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Tuesday, July 27, 2010

Afghanistan papers put Wikileaks, maybe more, centre stage

Will we see take-up here of the merits of the war in an election campaign dubbed last week as "the Battle of the Bland"? Given Australia's support, heightened by the fact 17 Australian soldiers have been killed, six in a little over a month and that Julian Assange of Wikileaks is one of our own, the leak of 75000 classified Afghanistan documents (with more to come) should mean Afghanistan receives more attention during the  campaign than what we have had so far - a virtual one line unity ticket that "we're there to see the mission" and "the just cause" through. Political leaders here are probably just relieved Assange has moved off home turf to a bigger canvas. And will an interest in whistleblowing generally heighten awareness of the issue of a pardon for Allan Kessing - including some questions of Transport Minister Albanese - in light of the Director of Public Prosecutions advice against, as reported by Chris Merritt in The Australian last Friday?

Debate, as foreshadowed in this article in The Independent, about the rights and wrongs of the Afghanistan leak and Wikileaks publication of the documents will go on for years.This is a whistleblow outside any legal framework, and raises the issue of criminal liability for whoever was involved. The alleged US source of the last big leak to Wikileaks, of a video of the gunning down of civilians in Baghdad, is facing 52 years in prison.

The US says the disclosures potentially put national security at risk and endangers lives, but has tried to hose it down by saying there is nothing new, and that things have changed in recent months. Daniel Ellsberg puts it on a par with his leak of the Pentagon papers during the Vietnam war.

In the court of public opinion we will hear a lot about the public interest and the right to know generally the details of a war involving loss of life and billions of dollars, about what is happening on the ground, and the state of the government NATO forces support. And specifically about civilian casualties not previously revealed, and any lies, deceptions and cover up that may have been involved for example concerning Pakistani collusion with Taliban forces. On the other hand you can't run a war or any system where anyone can reveal whatever they like. The questions-ethical as much as legal, and never asked in the Kessing case-come down to whether disclosure causes real harm to an identifiable public interest such as the protection of national security that is not outweighed by the public interest (benefit to the community as a whole) in disclosure.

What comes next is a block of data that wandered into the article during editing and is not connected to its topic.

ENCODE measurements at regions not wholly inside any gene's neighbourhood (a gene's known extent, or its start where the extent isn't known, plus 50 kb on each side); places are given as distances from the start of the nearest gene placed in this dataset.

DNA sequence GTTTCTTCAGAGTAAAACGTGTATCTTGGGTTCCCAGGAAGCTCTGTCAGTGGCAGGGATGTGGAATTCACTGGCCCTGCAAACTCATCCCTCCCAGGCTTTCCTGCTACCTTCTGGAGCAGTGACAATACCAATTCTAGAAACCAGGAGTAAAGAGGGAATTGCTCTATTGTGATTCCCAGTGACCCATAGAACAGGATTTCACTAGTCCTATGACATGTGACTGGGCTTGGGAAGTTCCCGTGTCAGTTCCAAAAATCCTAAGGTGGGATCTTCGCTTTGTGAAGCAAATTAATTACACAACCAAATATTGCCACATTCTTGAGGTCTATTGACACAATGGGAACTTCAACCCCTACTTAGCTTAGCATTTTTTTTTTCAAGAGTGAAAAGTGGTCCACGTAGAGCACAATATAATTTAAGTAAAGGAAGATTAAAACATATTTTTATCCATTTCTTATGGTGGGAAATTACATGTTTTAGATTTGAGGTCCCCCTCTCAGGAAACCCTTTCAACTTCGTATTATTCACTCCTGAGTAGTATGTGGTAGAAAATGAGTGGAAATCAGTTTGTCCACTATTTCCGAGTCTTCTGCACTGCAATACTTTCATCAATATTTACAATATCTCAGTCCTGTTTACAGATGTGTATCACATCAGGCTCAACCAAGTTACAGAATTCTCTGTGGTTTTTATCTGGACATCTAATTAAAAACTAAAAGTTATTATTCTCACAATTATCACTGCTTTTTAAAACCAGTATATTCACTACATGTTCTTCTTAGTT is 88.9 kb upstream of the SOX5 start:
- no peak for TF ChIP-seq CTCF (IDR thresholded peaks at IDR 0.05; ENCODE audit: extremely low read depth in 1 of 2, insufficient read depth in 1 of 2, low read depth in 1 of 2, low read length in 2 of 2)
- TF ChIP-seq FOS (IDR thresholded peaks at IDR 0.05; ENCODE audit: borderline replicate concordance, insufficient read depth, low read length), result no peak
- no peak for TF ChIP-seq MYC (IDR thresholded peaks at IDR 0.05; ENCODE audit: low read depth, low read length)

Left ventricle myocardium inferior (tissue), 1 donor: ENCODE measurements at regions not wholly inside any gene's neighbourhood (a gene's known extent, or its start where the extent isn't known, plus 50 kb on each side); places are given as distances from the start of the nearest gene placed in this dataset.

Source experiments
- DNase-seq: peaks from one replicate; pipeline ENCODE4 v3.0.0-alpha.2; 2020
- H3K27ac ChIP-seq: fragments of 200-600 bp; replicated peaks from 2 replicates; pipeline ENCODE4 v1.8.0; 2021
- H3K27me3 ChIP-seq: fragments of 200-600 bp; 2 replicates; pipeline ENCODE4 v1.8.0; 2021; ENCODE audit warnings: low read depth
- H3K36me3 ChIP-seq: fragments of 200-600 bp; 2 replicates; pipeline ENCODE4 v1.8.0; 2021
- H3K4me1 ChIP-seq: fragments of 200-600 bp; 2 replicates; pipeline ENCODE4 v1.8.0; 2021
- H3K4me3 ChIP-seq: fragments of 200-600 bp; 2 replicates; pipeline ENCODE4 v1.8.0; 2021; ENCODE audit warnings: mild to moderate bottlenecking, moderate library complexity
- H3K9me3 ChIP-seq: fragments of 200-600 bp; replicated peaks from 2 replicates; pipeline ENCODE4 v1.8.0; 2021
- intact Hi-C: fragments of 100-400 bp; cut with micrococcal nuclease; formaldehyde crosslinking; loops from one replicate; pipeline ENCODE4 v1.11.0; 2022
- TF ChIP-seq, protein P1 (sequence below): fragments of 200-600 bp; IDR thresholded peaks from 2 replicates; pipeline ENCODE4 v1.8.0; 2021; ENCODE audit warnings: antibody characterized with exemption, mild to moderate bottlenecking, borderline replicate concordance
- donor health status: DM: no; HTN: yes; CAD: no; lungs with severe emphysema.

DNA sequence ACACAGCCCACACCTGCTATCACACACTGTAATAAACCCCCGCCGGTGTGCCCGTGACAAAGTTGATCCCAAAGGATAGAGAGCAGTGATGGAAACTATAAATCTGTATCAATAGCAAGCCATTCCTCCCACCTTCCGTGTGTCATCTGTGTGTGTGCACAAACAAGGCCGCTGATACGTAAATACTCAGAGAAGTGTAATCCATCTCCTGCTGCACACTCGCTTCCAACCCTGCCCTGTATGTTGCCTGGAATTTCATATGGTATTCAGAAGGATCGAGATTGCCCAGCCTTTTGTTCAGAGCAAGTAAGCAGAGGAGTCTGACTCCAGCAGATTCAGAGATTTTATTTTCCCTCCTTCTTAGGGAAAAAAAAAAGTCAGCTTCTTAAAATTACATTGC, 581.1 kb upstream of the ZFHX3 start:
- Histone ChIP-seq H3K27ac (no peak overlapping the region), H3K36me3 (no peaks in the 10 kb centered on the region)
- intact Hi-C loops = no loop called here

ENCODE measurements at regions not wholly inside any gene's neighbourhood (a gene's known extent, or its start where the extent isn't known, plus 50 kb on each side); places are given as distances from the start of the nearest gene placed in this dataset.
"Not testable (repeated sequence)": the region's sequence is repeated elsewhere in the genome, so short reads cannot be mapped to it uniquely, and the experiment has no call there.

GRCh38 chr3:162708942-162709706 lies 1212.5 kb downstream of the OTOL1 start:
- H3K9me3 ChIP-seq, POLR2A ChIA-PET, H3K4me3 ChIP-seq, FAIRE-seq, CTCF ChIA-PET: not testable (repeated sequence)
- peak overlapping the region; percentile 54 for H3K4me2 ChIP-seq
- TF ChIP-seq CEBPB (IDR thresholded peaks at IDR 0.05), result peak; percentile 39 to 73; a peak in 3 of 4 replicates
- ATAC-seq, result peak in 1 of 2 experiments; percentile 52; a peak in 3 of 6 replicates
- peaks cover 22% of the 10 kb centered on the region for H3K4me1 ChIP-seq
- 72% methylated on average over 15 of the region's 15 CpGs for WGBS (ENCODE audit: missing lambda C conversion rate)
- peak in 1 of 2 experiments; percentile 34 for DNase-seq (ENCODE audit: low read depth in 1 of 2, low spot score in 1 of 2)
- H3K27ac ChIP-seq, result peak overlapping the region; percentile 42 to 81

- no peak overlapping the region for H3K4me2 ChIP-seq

However as Patrick Cockburn observes, in the Afghanistan documents
"few secrets have actually been revealed... Afghans know all too well that US-led death squads have long been arbitrarily killing suspected Taliban, along with anybody else who got in their way. And "The fact that more Afghan civilians were being gunned down at checkpoints or killed by ill-directed air strikes than was officially admitted will come as no surprise to Afghans who have been at the receiving end of coalition firepower. ....some of the incidents now go a long way to explaining why so many ordinary Afghans are driven into the hands of the Taliban. For instance, in Balkh province in northern Afghanistan, a report was made on 11 October 2009 about soldiers and police mistreating local people who refused to cooperate in a search. A district police chief raped a 16-year-old girl and when a civilian protested, the police chief ordered his bodyguard to shoot him. The bodyguard refused and was himself killed by the police chief. Corruption is so pervasive that a substantial part of the income of poor villagers is spent bribing officials....
His assessment:
The "Afghan Files" explain why the Kabul government is getting weaker, despite the fact that the US now has over 90,000 troops fighting 28,000 Taliban at a cost of $300bn (£190bn) over the last nine years. And they will make it still harder in future for the US and British governments to explain why they are fighting to preserve an Afghan government so rotten with corruption and brutally uncaring towards its own people.
 The Guardian (among others) has plenty of detail. This analysis by Andrew Exum an expert on Afghanistan, in the New York Times is also worth a read.

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